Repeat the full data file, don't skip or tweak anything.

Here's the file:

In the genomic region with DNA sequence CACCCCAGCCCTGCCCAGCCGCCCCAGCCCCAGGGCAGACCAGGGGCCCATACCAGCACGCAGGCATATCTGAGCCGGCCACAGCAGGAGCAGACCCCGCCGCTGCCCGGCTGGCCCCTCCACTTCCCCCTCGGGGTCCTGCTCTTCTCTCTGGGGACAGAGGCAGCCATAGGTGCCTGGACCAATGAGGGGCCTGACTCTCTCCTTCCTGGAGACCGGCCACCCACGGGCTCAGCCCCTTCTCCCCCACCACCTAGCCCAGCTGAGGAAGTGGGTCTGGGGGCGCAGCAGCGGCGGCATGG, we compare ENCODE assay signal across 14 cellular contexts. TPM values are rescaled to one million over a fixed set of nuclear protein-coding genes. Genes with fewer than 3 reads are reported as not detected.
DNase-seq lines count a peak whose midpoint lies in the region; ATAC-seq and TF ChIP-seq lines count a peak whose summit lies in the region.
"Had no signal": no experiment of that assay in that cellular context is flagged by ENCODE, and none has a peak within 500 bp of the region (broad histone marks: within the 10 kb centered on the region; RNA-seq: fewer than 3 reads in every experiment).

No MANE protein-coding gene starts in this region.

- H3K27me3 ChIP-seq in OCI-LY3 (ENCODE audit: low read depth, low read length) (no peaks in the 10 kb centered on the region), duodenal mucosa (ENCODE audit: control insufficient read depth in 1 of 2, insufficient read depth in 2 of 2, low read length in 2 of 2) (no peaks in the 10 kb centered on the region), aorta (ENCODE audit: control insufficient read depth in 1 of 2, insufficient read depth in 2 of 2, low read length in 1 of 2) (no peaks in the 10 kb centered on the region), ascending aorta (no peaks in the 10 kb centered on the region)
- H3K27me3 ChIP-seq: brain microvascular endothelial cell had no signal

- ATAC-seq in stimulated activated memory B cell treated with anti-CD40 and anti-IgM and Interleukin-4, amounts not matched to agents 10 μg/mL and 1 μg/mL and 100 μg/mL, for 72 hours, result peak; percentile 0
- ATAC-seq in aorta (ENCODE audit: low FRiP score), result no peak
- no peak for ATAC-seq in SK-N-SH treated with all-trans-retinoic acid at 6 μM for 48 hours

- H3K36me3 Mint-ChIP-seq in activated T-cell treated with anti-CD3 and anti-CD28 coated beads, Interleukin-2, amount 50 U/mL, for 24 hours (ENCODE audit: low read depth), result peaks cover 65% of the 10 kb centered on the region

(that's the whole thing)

In the genomic region with DNA sequence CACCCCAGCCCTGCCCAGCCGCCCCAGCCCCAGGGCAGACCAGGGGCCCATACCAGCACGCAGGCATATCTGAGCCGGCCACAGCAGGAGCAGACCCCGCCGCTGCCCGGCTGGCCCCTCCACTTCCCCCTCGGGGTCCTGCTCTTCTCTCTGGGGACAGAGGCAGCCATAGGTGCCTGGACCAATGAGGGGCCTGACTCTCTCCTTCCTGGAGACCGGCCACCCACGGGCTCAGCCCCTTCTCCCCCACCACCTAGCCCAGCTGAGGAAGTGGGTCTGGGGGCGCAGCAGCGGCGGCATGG, we compare ENCODE assay signal across 14 cellular contexts. TPM values are rescaled to one million over a fixed set of nuclear protein-coding genes. Genes with fewer than 3 reads are reported as not detected.
DNase-seq lines count a peak whose midpoint lies in the region; ATAC-seq and TF ChIP-seq lines count a peak whose summit lies in the region.
"Had no signal": no experiment of that assay in that cellular context is flagged by ENCODE, and none has a peak within 500 bp of the region (broad histone marks: within the 10 kb centered on the region; RNA-seq: fewer than 3 reads in every experiment).

No MANE protein-coding gene starts in this region.

- H3K27me3 ChIP-seq in OCI-LY3 (ENCODE audit: low read depth, low read length) (no peaks in the 10 kb centered on the region), duodenal mucosa (ENCODE audit: control insufficient read depth in 1 of 2, insufficient read depth in 2 of 2, low read length in 2 of 2) (no peaks in the 10 kb centered on the region), aorta (ENCODE audit: control insufficient read depth in 1 of 2, insufficient read depth in 2 of 2, low read length in 1 of 2) (no peaks in the 10 kb centered on the region), ascending aorta (no peaks in the 10 kb centered on the region)
- H3K27me3 ChIP-seq: brain microvascular endothelial cell had no signal

- ATAC-seq in stimulated activated memory B cell treated with anti-CD40 and anti-IgM and Interleukin-4, amounts not matched to agents 10 μg/mL and 1 μg/mL and 100 μg/mL, for 72 hours, result peak; percentile 0
- ATAC-seq in aorta (ENCODE audit: low FRiP score), result no peak
- no peak for ATAC-seq in SK-N-SH treated with all-trans-retinoic acid at 6 μM for 48 hours

- H3K36me3 Mint-ChIP-seq in activated T-cell treated with anti-CD3 and anti-CD28 coated beads, Interleukin-2, amount 50 U/mL, for 24 hours (ENCODE audit: low read depth), result peaks cover 65% of the 10 kb centered on the region